But for Matthew “Cryocells” Panganiban of 100T, the Manchester victory on the main stage was just the most recent in a long line of triumphs. When everything moved online due to COVID during his time in school, Panganiban began playing Valorant since he had more spare time to do so. He participated in a few informal contests after realizing he had an aptitude for the game and that it might develop into something bigger.
“I asked my parents for permission to take a gap year to see where this takes me, and at first they really resented it,” Panganiban explains. “I’m delighted they finally let me leave because of where I am today,” I said.
Panganiban has only played Valorant competitively, which he claims to be a “disadvantage” given that many of his rivals have experience playing Counter-Strike: Global Offensive or Rainbow Six Siege competitively. Peter “Asuna” Mazuryk, a teammate of Panganiban’s who formerly played professionally in Counter-Stike before joining Valorant, is one such.
The article quotes Mazuryk as saying, “I got removed from my Counter-Stike team and I was really sad about it. I was in the dumps and didn’t want to fall back in skill level. “I didn’t really want to play Counter-Strike since it’s incredibly demoralizing to get removed from a squad and join a worse team.”
Mazuryk claims that at the time, his only friend was playing Valorant, thus like many other Counter-Strike pros, he made the transition. Mazuryk claims that the “opportunity” of Valorant has been tempting for many players when talking about the migration.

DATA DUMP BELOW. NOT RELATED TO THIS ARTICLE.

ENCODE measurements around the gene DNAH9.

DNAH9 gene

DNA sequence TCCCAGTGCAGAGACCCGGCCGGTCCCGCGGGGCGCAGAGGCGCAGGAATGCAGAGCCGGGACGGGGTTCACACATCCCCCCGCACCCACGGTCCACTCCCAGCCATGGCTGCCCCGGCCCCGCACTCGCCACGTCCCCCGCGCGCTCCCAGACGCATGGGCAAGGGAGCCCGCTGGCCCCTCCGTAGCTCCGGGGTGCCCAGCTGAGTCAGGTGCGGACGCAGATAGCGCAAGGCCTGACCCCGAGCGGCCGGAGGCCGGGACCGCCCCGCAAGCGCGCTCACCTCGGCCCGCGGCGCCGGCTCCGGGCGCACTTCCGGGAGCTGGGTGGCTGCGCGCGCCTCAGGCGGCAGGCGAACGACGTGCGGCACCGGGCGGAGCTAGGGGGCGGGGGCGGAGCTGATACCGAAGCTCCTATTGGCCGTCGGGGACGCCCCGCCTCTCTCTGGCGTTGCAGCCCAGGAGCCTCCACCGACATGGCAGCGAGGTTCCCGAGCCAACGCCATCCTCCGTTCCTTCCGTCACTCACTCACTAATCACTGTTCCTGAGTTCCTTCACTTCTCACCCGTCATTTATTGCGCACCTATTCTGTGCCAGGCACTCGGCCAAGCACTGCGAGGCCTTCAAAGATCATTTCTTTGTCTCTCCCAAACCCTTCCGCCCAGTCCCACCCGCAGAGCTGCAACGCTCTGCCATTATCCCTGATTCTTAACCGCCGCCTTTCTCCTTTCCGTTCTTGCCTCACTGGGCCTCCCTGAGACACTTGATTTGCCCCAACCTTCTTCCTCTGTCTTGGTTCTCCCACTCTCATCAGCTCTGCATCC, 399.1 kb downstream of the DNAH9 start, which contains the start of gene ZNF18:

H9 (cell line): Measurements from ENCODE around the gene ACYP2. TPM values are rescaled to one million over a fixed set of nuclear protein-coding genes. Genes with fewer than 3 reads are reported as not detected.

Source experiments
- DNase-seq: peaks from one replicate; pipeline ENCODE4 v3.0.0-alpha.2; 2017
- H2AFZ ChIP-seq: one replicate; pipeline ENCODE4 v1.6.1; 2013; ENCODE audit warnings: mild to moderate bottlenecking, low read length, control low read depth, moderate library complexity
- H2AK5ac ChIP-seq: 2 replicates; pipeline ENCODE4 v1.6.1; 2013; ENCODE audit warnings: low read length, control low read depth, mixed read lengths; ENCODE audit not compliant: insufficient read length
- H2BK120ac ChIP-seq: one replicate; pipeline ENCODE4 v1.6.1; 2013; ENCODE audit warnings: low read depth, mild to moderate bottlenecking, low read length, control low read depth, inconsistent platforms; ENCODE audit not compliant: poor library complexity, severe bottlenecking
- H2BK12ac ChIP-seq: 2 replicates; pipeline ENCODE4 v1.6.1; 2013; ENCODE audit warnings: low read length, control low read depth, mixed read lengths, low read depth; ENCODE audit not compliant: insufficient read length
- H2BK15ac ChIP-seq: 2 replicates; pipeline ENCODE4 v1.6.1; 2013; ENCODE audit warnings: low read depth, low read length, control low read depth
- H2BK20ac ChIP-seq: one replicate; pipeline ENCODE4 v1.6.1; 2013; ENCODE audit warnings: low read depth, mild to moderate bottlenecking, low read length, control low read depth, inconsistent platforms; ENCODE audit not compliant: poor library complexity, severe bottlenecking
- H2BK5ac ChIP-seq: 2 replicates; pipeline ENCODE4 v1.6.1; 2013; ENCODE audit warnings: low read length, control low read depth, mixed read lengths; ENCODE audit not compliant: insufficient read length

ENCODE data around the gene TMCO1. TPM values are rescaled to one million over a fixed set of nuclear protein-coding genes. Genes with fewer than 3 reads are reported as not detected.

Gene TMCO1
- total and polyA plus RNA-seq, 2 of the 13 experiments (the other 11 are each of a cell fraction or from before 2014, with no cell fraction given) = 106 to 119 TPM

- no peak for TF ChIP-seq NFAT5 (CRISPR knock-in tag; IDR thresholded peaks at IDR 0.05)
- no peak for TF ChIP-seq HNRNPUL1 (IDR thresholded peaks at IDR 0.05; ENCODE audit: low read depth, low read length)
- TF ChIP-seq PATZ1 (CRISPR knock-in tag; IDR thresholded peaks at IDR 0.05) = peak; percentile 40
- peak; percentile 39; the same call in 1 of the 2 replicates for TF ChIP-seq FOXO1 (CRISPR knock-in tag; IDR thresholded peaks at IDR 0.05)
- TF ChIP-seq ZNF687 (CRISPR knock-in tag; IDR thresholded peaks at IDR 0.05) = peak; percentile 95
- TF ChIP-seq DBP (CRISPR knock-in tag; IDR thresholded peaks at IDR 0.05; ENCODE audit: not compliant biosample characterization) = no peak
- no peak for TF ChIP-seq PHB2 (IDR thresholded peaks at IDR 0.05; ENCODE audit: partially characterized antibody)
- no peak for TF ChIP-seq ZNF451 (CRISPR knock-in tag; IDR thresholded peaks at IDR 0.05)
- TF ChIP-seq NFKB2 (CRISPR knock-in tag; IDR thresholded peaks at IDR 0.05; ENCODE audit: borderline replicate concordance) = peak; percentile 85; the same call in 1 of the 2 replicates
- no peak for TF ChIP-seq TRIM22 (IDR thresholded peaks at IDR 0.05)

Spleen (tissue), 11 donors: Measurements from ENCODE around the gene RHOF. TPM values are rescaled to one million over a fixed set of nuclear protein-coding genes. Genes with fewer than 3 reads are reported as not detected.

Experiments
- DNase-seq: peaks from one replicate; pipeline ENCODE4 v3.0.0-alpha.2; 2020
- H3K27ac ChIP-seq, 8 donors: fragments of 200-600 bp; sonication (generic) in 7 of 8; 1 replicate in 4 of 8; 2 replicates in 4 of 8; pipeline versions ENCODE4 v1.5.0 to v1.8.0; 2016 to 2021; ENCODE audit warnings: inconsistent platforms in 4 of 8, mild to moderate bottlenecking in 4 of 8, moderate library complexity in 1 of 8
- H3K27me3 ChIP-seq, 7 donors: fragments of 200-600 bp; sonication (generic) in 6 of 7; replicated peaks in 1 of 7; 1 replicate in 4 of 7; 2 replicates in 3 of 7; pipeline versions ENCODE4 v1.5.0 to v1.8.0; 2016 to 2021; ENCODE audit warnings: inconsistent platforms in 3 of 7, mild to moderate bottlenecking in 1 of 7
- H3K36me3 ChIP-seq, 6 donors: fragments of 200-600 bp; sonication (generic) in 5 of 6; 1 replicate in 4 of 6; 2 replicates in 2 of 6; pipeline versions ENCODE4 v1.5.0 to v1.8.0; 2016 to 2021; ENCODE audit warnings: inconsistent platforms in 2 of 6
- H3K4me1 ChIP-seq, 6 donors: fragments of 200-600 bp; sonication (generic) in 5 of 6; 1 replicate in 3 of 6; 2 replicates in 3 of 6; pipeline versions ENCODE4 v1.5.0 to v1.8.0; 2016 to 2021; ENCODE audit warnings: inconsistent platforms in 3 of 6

In Valorant, players have more opportunities to “grow as a person and a player,” according to Mazuryk. “It’s a 5v5 tactical FPS with a lot of similarities so it’s easier to translate your skills, so if you have the opportunity to showcase that in a better, more meaningful way, then you’ll do that,” he says.
A combination of seasoned shooter specialists and players making their Valorant debuts contributed to 100T’s supremacy. However, as franchising spreads and Riot Games aims to make Valorant’s esport as popular as League of Legends or Counter-Strike, the number of gamers who only play Valorant will probably increase.
It’s reasonable to assume that viewers will do the same because live events like Home Ground are a haven for both spectators and athletes to showcase their enthusiasm. While the atmosphere in Manchester was electrifying during games, it was as enjoyable to stroll through the venue in between games and listen animated conversations about fans’ preferred teams, players, and ridiculously hot takes as the tournament progressed.
It’s simple for a spectator to recognize Valorant’s potential in the same way that Home Ground champion Mazuryk does. Home Ground served as a great indicator of the game’s active community as well as a great means to evaluate competitors’ skills as they get ready to enter 2023. Several months and thousands of miles away from the Riot’s League finals in Malmö, which took place in September, Home Ground demonstrates that only the game has altered since then.